The Karabus case leads a legal expert to some considerations about the best way to protect the health – and the rights – of medical patients.
Protect patients – and doctors – in UAE with better health laws
The case of Cyril Karabus, the South African paediatric oncologist who was found guilty in absentia of manslaughter in 2004 - he was acquitted last month but remains in custody as prosecutors appeal the decision - has put a spotlight on medical liability laws in the United Arab Emirates.
The regulatory and compliance framework that Dr Karabus once worked under has changed dramatically in the past decade.
The most apparent development is the paradigm shift in the UAE towards regulation and compliance as a tool to minimise instances of avoidable medical errors. This shift is in keeping with apparent global trends which appeared on the cusp of the new millennium and following publication of the seminal To Err is Human: Building a Safer Health System by the US Institute of Medicine in 1999.
The federal Ministry of Health advises regulators across the emirates, though several jurisdictions have their own authority, such as the Dubai Health Authority and Health Authority-Abu Dhabi (Haad). Each of these has its own policies, regulations, mandatory reporting regimes and complaints procedures.
For instance, Haad introduced far-reaching regulations in 2011 (called the Standard for Adverse Events Management and Reporting) for all providers to devise, file and execute policies and procedures not only to document, report and act upon "adverse events" but also on "near misses". The definition of "adverse event" is given as "an event that causes harm, or has the potential to cause harm".
The mandatory duty to report adverse events applies to not only licensed corporate facilities but also to individual professionals. Failure to do so can result in disciplinary action including the restriction, revocation and suspension of operating licenses or of an individual physician's licence.
Surprisingly, the regulations are silent on how whistle-blowers should be dealt with and it remains to be seen how UAE labour law would react to a possible situation where a whistle-blower faces dismissal or other disciplinary action for making a report without theemployer's consent. Clearly, any mandatory reporting regime that does not recognise the inherent - and very human - instinct to try to limit or obfuscate one's own shortcomings has not fully addressed the realpolitik of the situation.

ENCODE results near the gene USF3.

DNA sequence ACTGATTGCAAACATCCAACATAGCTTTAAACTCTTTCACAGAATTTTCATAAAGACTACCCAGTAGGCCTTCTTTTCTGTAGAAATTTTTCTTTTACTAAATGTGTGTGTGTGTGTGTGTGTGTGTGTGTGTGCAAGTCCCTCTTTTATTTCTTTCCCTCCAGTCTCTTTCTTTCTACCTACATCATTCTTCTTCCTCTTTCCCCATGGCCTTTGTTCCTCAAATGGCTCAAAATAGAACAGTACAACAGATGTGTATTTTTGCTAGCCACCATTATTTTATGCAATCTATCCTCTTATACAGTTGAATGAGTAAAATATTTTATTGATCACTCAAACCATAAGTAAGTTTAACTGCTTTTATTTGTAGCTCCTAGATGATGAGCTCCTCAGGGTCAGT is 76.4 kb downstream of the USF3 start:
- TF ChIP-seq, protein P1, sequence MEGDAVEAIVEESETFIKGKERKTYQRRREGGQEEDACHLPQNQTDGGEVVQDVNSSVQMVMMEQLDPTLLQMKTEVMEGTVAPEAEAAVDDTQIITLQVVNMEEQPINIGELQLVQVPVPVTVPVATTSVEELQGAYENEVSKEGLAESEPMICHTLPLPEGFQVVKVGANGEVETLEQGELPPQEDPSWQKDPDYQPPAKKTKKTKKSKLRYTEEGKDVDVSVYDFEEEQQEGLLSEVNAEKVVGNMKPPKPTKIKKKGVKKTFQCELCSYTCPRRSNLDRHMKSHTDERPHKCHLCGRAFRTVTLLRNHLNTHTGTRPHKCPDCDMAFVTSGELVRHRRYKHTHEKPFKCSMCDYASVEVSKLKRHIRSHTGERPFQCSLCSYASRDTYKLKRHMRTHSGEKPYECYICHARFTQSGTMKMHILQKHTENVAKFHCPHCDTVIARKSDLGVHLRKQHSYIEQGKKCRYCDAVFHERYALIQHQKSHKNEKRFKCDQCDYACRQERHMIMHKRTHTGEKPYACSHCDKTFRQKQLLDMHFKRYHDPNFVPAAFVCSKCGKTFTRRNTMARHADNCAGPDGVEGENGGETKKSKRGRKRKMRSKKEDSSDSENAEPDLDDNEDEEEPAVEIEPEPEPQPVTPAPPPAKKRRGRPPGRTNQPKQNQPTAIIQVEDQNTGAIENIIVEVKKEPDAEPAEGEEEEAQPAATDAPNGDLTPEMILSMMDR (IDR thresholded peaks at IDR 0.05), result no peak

The regulations' objectives are to improve patient safety and raise medical standards, while at the same time working to ensure that all patients are treated with dignity, consideration and respect. Although the regulations give entitlements to access medical records, they fall short of imposing a "duty of candour" on the part of a medical service provider to a patient.
In other words, the requirement is only to report "adverse events" to the regulator and not to the patient or the patient's family or next of kin. This "duty of candour", viewed by some medical and legal professionals as an integral part of respectful treatment, has had limited traction in the West, although it is mandatory elsewhere.
There are some changes that would improve the regulatory framework to protect patients further in the UAE.
Regulations have not sought to make reporting of potential abuses anonymous - where the names of the patient and medical professionals are removed - and there are concerns that this may add to chronic underreporting. Without anonymity employees may feel that they are exposing themselves to possible criminal action, and this worry conflicts with the regulatory requirements placed upon them. The opportunity, therefore, to learn from and address system failures may be lost by a perceived overemphasis on focusing on an individual physician's failings.
Even negligence which is significantly less culpable than gross negligence or aggravated negligence can lead to a physician appearing in the dock and facing several years' imprisonment, fines or both. Although criminal prosecutions of physicians are relatively uncommon in the UAE, just as they are in most other parts of the world, the UAE legal and regulatory framework does little to discourage claims against physicians and civil claims for compensation can be filed by a plaintiff if he can afford the court filing fee.
Many jurisdictions (such as the UK) have introduced so-called "apology laws" in an effort to defuse situations where the patient or next of kin simply want to have formal recognition that something has gone wrong and that their feelings, pain and suffering are acknowledged. The main feature of such laws is that apologies may not be used as evidence of admission of liability in court proceedings. They have, according to some research, reduced the number of malpractice claims.
The ink is barely dry on the new Haad regulations from 2011, and it would be unfair to expect an immediate impact upon the relevant statistics. However, further refinement is desirable and may actually assist to achieve the stated objectives of protecting patients and medical professionals alike.
Imposing blanket anonymity in reporting adverse events, or encouraging whistle-blowers to come forward, may, one hopes, encourage a recognition of the human condition, and real honesty and transparency in the reporting process.
Moreover, by introducing duty of candour and apology laws, the UAE could demonstrate that it is at the very edge of innovation in this area and leading the way - globally - in the provision of quality health care services with a compassionate, legally responsible and totally transparent system that benefits everyone.
Stephen Ballantine is an expert in international medical law with he UAE-based firm Galadari Advocates and Legal Consultants